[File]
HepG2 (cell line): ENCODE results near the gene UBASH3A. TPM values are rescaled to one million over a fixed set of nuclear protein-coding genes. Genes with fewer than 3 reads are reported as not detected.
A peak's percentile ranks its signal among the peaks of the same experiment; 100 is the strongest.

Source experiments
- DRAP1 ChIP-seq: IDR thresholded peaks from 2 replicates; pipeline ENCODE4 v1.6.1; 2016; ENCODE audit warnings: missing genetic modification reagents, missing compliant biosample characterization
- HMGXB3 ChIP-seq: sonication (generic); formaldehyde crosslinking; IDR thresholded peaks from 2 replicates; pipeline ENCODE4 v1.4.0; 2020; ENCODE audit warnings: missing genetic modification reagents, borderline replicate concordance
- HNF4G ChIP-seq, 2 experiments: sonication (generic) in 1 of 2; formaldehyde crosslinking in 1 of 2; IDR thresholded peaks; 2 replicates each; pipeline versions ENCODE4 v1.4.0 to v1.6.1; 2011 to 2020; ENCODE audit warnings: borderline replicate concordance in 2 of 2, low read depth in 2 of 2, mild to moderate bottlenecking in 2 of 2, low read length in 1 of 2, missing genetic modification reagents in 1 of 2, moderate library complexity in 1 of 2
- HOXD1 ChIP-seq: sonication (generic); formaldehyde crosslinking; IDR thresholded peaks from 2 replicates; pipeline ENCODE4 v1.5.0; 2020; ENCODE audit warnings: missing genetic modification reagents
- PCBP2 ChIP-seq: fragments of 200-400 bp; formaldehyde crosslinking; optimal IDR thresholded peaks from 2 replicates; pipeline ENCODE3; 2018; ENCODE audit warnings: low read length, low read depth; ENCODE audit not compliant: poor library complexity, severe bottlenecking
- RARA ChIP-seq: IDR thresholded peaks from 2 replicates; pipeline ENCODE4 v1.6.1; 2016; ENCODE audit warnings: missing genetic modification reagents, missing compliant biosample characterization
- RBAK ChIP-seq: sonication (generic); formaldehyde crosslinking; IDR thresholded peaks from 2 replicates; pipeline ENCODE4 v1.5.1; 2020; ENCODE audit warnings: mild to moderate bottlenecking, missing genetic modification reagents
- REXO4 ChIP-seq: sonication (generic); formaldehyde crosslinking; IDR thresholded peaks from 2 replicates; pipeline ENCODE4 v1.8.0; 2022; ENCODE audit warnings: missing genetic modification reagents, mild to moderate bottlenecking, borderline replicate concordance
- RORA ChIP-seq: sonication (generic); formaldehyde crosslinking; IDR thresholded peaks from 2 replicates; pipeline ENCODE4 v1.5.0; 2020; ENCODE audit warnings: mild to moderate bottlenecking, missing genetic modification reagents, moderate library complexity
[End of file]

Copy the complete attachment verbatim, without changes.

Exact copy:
HepG2 (cell line): ENCODE results near the gene UBASH3A. TPM values are rescaled to one million over a fixed set of nuclear protein-coding genes. Genes with fewer than 3 reads are reported as not detected.
A peak's percentile ranks its signal among the peaks of the same experiment; 100 is the strongest.

Source experiments
- DRAP1 ChIP-seq: IDR thresholded peaks from 2 replicates; pipeline ENCODE4 v1.6.1; 2016; ENCODE audit warnings: missing genetic modification reagents, missing compliant biosample characterization
- HMGXB3 ChIP-seq: sonication (generic); formaldehyde crosslinking; IDR thresholded peaks from 2 replicates; pipeline ENCODE4 v1.4.0; 2020; ENCODE audit warnings: missing genetic modification reagents, borderline replicate concordance
- HNF4G ChIP-seq, 2 experiments: sonication (generic) in 1 of 2; formaldehyde crosslinking in 1 of 2; IDR thresholded peaks; 2 replicates each; pipeline versions ENCODE4 v1.4.0 to v1.6.1; 2011 to 2020; ENCODE audit warnings: borderline replicate concordance in 2 of 2, low read depth in 2 of 2, mild to moderate bottlenecking in 2 of 2, low read length in 1 of 2, missing genetic modification reagents in 1 of 2, moderate library complexity in 1 of 2
- HOXD1 ChIP-seq: sonication (generic); formaldehyde crosslinking; IDR thresholded peaks from 2 replicates; pipeline ENCODE4 v1.5.0; 2020; ENCODE audit warnings: missing genetic modification reagents
- PCBP2 ChIP-seq: fragments of 200-400 bp; formaldehyde crosslinking; optimal IDR thresholded peaks from 2 replicates; pipeline ENCODE3; 2018; ENCODE audit warnings: low read length, low read depth; ENCODE audit not compliant: poor library complexity, severe bottlenecking
- RARA ChIP-seq: IDR thresholded peaks from 2 replicates; pipeline ENCODE4 v1.6.1; 2016; ENCODE audit warnings: missing genetic modification reagents, missing compliant biosample characterization
- RBAK ChIP-seq: sonication (generic); formaldehyde crosslinking; IDR thresholded peaks from 2 replicates; pipeline ENCODE4 v1.5.1; 2020; ENCODE audit warnings: mild to moderate bottlenecking, missing genetic modification reagents
- REXO4 ChIP-seq: sonication (generic); formaldehyde crosslinking; IDR thresholded peaks from 2 replicates; pipeline ENCODE4 v1.8.0; 2022; ENCODE audit warnings: missing genetic modification reagents, mild to moderate bottlenecking, borderline replicate concordance
- RORA ChIP-seq: sonication (generic); formaldehyde crosslinking; IDR thresholded peaks from 2 replicates; pipeline ENCODE4 v1.5.0; 2020; ENCODE audit warnings: mild to moderate bottlenecking, missing genetic modification reagents, moderate library complexity